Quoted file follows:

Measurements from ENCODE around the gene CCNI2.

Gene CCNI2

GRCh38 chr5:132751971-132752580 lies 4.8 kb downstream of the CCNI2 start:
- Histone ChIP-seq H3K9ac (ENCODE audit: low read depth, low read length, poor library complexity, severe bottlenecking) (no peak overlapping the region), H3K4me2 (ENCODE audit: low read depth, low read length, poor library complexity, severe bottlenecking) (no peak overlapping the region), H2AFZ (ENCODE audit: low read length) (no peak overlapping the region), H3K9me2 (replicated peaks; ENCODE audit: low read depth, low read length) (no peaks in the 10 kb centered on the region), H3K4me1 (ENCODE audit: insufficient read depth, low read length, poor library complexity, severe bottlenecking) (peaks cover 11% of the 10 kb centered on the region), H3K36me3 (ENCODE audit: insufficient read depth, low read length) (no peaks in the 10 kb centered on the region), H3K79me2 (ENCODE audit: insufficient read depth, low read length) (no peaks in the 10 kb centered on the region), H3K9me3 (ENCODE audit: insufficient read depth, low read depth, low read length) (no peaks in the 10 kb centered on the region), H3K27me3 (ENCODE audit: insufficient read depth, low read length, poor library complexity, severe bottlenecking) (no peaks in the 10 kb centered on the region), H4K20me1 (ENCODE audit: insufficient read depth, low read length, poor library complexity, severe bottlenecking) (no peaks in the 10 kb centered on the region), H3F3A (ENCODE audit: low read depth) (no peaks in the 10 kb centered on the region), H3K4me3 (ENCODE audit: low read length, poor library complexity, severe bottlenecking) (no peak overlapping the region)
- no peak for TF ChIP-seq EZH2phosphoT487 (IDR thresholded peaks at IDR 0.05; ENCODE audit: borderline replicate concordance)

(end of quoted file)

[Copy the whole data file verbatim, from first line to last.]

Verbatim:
Measurements from ENCODE around the gene CCNI2.

Gene CCNI2

GRCh38 chr5:132751971-132752580 lies 4.8 kb downstream of the CCNI2 start:
- Histone ChIP-seq H3K9ac (ENCODE audit: low read depth, low read length, poor library complexity, severe bottlenecking) (no peak overlapping the region), H3K4me2 (ENCODE audit: low read depth, low read length, poor library complexity, severe bottlenecking) (no peak overlapping the region), H2AFZ (ENCODE audit: low read length) (no peak overlapping the region), H3K9me2 (replicated peaks; ENCODE audit: low read depth, low read length) (no peaks in the 10 kb centered on the region), H3K4me1 (ENCODE audit: insufficient read depth, low read length, poor library complexity, severe bottlenecking) (peaks cover 11% of the 10 kb centered on the region), H3K36me3 (ENCODE audit: insufficient read depth, low read length) (no peaks in the 10 kb centered on the region), H3K79me2 (ENCODE audit: insufficient read depth, low read length) (no peaks in the 10 kb centered on the region), H3K9me3 (ENCODE audit: insufficient read depth, low read depth, low read length) (no peaks in the 10 kb centered on the region), H3K27me3 (ENCODE audit: insufficient read depth, low read length, poor library complexity, severe bottlenecking) (no peaks in the 10 kb centered on the region), H4K20me1 (ENCODE audit: insufficient read depth, low read length, poor library complexity, severe bottlenecking) (no peaks in the 10 kb centered on the region), H3F3A (ENCODE audit: low read depth) (no peaks in the 10 kb centered on the region), H3K4me3 (ENCODE audit: low read length, poor library complexity, severe bottlenecking) (no peak overlapping the region)
- no peak for TF ChIP-seq EZH2phosphoT487 (IDR thresholded peaks at IDR 0.05; ENCODE audit: borderline replicate concordance)